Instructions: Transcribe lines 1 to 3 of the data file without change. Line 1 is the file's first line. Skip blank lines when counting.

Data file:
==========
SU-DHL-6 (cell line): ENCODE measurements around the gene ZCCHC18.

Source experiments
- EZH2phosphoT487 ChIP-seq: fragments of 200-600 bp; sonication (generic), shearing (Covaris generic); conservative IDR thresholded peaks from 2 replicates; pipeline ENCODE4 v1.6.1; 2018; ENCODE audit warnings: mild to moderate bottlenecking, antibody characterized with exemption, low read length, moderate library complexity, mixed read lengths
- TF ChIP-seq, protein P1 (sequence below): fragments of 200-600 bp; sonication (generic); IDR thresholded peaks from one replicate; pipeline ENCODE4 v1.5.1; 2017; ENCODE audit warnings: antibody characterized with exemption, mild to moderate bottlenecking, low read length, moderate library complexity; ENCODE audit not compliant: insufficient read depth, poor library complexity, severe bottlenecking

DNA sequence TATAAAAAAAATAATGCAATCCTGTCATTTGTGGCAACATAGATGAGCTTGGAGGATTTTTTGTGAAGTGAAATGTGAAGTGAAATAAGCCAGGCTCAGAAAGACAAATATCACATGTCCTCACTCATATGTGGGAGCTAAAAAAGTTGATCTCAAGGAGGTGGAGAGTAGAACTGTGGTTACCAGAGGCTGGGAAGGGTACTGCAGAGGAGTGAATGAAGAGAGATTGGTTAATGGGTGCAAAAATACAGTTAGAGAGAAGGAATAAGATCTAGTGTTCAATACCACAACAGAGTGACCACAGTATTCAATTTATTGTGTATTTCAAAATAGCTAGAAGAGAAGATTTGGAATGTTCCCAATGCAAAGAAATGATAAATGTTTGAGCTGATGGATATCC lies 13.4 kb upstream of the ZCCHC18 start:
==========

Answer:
SU-DHL-6 (cell line): ENCODE measurements around the gene ZCCHC18.

Source experiments
- EZH2phosphoT487 ChIP-seq: fragments of 200-600 bp; sonication (generic), shearing (Covaris generic); conservative IDR thresholded peaks from 2 replicates; pipeline ENCODE4 v1.6.1; 2018; ENCODE audit warnings: mild to moderate bottlenecking, antibody characterized with exemption, low read length, moderate library complexity, mixed read lengths